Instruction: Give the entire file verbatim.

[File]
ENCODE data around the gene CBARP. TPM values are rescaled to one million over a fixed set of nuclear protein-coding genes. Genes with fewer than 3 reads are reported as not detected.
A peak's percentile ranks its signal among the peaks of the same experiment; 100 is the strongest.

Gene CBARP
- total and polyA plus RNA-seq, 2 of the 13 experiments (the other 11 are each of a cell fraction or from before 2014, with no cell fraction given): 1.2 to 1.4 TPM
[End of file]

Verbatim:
ENCODE data around the gene CBARP. TPM values are rescaled to one million over a fixed set of nuclear protein-coding genes. Genes with fewer than 3 reads are reported as not detected.
A peak's percentile ranks its signal among the peaks of the same experiment; 100 is the strongest.

Gene CBARP
- total and polyA plus RNA-seq, 2 of the 13 experiments (the other 11 are each of a cell fraction or from before 2014, with no cell fraction given): 1.2 to 1.4 TPM